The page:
59

I found this article. Loosely translated: Station Schiphol disallows balloons since recently. The reason for this is that it has happened a few times last year that a kid's ballon hit the overhead power lines, often resulting in smoke and smouldering particles. Because the smoke alarm is very sensitive, because of safety concerns with the long train ...


59

Just because your bag is triggered doesn't mean you will be in trouble. I bought a backpack at Heathrow duty free while in transit to the US which triggered a positive hit on the explosive wand - while it was still in the plastic. It got swiped twice, detected twice, and then the inspector looked at it and just let me through, no muss no fuss. In your case,...


58

Travelling with a firearm (in general) I've actually seen this scenario, where there has been an assumption by the (US) traveller that they would just be able to enter another country with their firearm. However, as @Mark Mayo states, each country has their own laws in this regard. It's important to realise other countries are likely to have much stricter ...


58

In places that I've felt to be a bit dodgier than usual I have done a few things: Sleep in shorts with a pocket and keep the key in my pocket. Thread the key onto a string and wear it around my neck. Put the key and other valuables inside my pillowcase / pillowslip. A good way to not forget your valuables are in your pillowcase is to also stash your ...


58

If the security is password only, the answer is that you can't: if they're logging your keystrokes, your password will be compromised, period. However, the best two-factor authentication system while on the road is not SMS, but app-based authentication like Google Authenticator. All you need is your mobile phone for generating the codes, and it doesn't even ...


56

Sometimes. At least in the TSA Precheck lanes in the United States, the metal detectors (Precheck lanes use metal detectors, not body scanners) can alarm randomly to alert the screeners to perform a random check (you can read various anecdotal experiences in this forum thread). Some people report it happening frequently enough to them that they suspect it'...


55

An embassy's premises are "inviolable" by the authorities of the host country, so the host country couldn't prevent the embassy from detaining anyone there. The embassy would have a hard time getting someone out of the host country without the cooperation of host country authorities, however. Of course, even if the UK could protect your friend, there is no ...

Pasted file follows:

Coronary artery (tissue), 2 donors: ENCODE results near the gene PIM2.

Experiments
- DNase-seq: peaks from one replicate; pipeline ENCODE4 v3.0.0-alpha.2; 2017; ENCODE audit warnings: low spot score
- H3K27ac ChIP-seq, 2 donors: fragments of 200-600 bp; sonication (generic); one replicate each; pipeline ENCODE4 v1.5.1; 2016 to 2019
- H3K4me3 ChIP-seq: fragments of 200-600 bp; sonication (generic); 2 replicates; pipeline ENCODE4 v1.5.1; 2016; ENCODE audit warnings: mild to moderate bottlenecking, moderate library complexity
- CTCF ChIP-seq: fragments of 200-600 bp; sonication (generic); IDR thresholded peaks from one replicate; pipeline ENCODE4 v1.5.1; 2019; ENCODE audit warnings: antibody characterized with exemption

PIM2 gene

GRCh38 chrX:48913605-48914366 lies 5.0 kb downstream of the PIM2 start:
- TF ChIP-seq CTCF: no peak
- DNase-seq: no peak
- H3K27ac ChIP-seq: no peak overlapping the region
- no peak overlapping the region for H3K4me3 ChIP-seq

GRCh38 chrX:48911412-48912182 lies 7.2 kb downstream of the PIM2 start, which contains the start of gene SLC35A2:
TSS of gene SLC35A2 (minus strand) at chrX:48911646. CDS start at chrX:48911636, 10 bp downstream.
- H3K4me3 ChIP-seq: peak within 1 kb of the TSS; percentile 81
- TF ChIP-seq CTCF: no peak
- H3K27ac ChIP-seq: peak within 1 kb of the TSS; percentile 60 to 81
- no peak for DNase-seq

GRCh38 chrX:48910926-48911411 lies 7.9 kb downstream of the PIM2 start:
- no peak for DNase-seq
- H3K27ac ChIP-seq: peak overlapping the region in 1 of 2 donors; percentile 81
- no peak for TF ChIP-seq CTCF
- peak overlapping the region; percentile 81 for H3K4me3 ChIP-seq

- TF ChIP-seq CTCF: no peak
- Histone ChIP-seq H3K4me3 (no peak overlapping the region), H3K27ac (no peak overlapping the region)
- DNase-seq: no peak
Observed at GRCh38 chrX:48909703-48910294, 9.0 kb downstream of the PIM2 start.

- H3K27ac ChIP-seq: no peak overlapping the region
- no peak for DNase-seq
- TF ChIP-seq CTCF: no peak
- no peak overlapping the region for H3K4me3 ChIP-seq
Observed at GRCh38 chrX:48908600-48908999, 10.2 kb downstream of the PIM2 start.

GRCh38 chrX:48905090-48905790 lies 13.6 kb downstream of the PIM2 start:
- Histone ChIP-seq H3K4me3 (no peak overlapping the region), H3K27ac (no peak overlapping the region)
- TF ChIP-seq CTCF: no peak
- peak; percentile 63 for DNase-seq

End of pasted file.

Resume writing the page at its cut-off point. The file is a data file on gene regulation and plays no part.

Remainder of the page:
54

Here's a trick I learned many years ago when I used to work in a stationary/office supply shop, it always helped me unlock ANY padlock with a combination. You'd be surprised of the number of people who come back the next day to return the padlock/briefcase because they forgot the combination. This should be useful to any traveler since padlocks are always ...


53

Assuming that your friend is in a conflict with the bureaucracy of his home country, a much more likely problem is that the consulate will simply refuse to extend the passport and your friend would be forced to either leave the UK or apply for asylum there. Kidnapping, assaulting or killing someone at a foreign consulate is guaranteed to cause a diplomatic ...


51

Once when I found myself at the airport with no check-in baggage and a swiss army knife I wanted to preserve for sentimental reasons, I asked the airline staff giving me my boarding pass, if they could arrange to transport it for me. They agreed, and I was able to hand it over (at no cost) and later collect it at at airline's ticketing counter at my ...


49

I work at an airport in the UK. I would say that, unless the name of the public wifi is stated on advertising signage, the best thing to do is the ask a member of airport staff if there is anyone around, or head to the passenger information desk. I don't think there is any technical way to figure out which one is the official airport wifi. The airport's ...


48

In my experience, having a positive detection at the swab testing station is not a problem. The testing machines only give an indication of possible explosive residue, and are not conclusive. Several times I have had a positive detection at the swab test station (not actually carrying or handling any explosives). If they get a positive test, they may ask ...


48

Put everything which isn't physically attached to you in one place. You're less likely to leave all your luggage behind than forget one item, so it's a bad idea to have your gloves are on the seat opposite, your small bag in the overhead rack, and your suitcase in the luggage store at the end of the corridor.


47

This is a fairly simple approach, but I have a couple of different cards (including ATM/debit and credit) from different banks (which also helps with ATM compatibility issues). When I travel, I take care not to keep them all in the same place. This takes some effort to ensure they're being stored securely and don't get lost, since you're moving them around ...